In terms of my own care, I was not afraid about having leprosy since I had no visible deformity and no severe ulcers on my body. People with ulcers are prone to stigma, which means they are more likely to cover them up or reluctant to administer self-care in the presence of others. As a result, the ulcers get worse. In my case, I had no wounds and my self-care was much easier. Even so, I keep up a regular routine of checking my limbs, ensuring I have the right footwear and am not developing any cracks or ulcers.
Every now and then, I visit Anandaban Hospital for follow-up appointments. I have been admitted to hospital several times due to Erythema Nodosum Leprosum (ENL) reactions—the pain is intolerable. ENL reactions are more dangerous and more painful than the ulcers I feel! At one point, I had blisters all over my body like the ones you can get after getting burnt. Regular medication and check-ups were carried out by clinicians while I was also taught how to clean the small wounds caused by those blisters on my body. I was always meticulous about my personal hygiene - I took daily baths and changed my dressings daily. I can’t describe the pain of bathing the blisters but I understood the importance of strict adherence to hygiene!
Whilst there is no substitute for early diagnosis and medication, self-care is so very important to minimize the impact of leprosy and plays a vital role in my day-to-day life living with leprosy.
Account 4: Jayashree Kunju, India
Although I was diagnosed with leprosy 38 years ago, I still live with the visible remnants of the disease. The little finger and ring finger on my right hand are clawed and I also have muscle wastage. I have learnt to live with my hand and it does not stop me from everyday activities: I drive a car, I cook, and I work on my computer. As I have loss of sensation on parts of my right hand, I do need to be careful. I have learnt to work around hot objects in the kitchen without hurting myself: I use a mitten to pick up hot objects and also work with my good left hand. My condition has not led to any ulceration, dry skin, etc. which many people with leprosy could end up having to live with. I guess, life might have been unbearable if I would have lived with such conditions. Yet, I meet and talk to people with leprosy who have to deal with ulcers, dropped foot, dropped wrist, visible weakness and muscle wastage. Many times, people have an ulcerated foot that takes forever to heal due to the pressure exerted to take normal steps. People with such conditions find it hard carrying out even simple, everyday tasks but keep going because they need to.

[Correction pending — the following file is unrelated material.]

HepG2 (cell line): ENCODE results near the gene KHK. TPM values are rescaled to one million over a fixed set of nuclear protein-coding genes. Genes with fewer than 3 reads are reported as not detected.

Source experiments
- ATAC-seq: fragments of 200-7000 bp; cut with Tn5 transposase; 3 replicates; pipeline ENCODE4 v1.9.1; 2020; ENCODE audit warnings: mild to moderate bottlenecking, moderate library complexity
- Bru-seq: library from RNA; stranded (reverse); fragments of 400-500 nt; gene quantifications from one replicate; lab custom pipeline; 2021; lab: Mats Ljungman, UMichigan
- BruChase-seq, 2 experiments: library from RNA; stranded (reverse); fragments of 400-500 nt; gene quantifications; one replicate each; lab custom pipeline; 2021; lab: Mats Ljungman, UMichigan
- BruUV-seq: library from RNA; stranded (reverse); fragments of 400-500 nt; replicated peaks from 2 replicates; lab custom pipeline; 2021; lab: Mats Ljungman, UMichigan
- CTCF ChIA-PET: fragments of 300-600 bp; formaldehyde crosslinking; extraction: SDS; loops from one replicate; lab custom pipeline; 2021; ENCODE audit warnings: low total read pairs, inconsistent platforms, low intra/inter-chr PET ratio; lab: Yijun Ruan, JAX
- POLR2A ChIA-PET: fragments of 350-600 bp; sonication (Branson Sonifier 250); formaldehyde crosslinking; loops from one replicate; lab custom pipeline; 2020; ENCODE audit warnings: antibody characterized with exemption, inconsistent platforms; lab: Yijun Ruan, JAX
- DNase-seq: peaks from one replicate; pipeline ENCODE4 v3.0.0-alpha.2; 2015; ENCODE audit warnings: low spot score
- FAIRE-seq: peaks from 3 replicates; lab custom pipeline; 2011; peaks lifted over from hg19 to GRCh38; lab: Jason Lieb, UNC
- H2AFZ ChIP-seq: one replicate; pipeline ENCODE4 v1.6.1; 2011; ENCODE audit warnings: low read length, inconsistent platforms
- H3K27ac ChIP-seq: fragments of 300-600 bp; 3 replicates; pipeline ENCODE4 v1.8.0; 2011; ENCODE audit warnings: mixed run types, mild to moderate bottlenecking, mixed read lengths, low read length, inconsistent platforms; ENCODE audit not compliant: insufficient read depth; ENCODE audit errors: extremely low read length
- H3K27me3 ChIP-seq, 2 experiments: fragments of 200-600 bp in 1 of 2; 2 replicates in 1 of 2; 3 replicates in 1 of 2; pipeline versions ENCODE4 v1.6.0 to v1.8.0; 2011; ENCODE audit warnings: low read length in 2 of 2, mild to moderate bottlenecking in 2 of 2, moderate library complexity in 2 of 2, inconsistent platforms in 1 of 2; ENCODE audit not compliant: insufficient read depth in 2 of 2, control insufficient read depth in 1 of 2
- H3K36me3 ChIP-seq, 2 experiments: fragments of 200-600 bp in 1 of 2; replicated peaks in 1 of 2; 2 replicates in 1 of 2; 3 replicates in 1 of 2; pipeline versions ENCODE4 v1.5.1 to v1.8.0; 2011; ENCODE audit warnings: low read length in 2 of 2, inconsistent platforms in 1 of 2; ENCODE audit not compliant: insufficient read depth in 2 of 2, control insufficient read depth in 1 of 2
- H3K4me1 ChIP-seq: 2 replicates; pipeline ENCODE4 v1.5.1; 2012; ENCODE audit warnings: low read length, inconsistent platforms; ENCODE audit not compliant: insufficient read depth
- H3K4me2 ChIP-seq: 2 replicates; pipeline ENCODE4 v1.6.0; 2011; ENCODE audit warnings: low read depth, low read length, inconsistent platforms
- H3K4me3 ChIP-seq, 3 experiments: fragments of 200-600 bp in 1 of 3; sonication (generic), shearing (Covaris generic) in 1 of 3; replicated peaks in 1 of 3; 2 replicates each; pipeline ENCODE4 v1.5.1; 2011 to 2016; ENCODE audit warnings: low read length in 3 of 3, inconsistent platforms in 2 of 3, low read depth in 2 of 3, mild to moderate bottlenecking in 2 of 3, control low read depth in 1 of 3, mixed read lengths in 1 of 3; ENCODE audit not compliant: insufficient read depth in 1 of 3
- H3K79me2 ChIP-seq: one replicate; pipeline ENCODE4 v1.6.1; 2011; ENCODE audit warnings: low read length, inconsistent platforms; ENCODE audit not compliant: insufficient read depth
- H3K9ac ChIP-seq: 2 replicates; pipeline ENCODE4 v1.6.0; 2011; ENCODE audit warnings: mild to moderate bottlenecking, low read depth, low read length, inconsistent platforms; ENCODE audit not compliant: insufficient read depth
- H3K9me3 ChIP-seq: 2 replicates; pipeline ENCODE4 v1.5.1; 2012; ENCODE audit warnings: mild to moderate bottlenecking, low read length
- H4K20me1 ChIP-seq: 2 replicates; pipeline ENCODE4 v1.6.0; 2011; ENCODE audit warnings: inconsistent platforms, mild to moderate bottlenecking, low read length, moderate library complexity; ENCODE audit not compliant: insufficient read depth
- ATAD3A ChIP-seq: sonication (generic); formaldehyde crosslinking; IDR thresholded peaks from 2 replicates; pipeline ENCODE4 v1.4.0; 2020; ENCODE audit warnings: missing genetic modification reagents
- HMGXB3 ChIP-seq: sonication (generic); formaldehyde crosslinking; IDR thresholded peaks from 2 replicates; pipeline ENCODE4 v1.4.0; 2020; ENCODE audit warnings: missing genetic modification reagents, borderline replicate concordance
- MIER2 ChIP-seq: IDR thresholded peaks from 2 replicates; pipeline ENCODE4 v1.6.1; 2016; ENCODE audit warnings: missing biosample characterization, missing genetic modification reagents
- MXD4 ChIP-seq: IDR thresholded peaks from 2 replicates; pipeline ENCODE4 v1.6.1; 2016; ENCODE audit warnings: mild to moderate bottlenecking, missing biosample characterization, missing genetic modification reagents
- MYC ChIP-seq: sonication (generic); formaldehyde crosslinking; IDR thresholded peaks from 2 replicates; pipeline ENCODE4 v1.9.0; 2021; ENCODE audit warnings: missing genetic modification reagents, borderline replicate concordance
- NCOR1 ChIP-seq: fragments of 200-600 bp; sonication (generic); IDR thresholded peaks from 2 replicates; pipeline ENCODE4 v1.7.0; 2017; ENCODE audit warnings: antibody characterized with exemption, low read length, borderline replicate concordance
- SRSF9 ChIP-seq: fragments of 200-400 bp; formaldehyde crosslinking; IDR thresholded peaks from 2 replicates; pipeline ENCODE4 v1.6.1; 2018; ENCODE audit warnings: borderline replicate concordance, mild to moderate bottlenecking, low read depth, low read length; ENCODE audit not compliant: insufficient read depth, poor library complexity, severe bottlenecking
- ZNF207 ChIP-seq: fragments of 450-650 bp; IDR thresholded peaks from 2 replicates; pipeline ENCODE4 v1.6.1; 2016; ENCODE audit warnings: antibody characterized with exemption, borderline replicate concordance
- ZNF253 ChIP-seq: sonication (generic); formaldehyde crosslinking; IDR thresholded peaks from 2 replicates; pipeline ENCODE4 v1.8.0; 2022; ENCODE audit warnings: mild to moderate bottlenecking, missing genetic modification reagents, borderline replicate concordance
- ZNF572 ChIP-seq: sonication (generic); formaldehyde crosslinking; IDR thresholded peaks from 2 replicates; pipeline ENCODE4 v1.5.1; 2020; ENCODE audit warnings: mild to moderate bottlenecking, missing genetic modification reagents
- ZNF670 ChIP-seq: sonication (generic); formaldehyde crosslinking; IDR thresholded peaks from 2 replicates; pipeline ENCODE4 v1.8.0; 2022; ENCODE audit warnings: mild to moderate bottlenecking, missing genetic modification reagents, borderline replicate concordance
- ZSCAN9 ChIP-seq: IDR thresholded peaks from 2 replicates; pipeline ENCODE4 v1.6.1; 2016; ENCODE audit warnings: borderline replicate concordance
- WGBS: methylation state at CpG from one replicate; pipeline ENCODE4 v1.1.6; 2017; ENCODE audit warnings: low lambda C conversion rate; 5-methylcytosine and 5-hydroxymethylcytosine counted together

I was one of the lucky ones. I was diagnosed early and received effective care. Others aren’t so fortunate. I’ve been volunteering my time working with various agencies that support people with leprosy. Not only do these agencies raise awareness of leprosy amongst the general community, but they also help educate people affected by leprosy on self-care and the consequences of lack of self-care. I have seen, first-hand, how attention to self-care can have a massive impact on someone’s life. Over the past six years, I have seen how leprosy in a young lady deteriorated drastically. At first, both her hands and feet were affected and then she ended up with ulcers on all her limbs. For a few years she had a series of corrective surgeries. However, the last straw was when her condition went from bad to worse and doctors had to amputate both her legs to save her life. Currently, she is under the care of a leprosy hospital and being helped to cope with her condition both psychologically and medically. Looking at this young lady, I realise my own outcomes could have been so different. I feel maybe if she had access to opportunities to learn about self-care, and community care, her limbs could have been saved.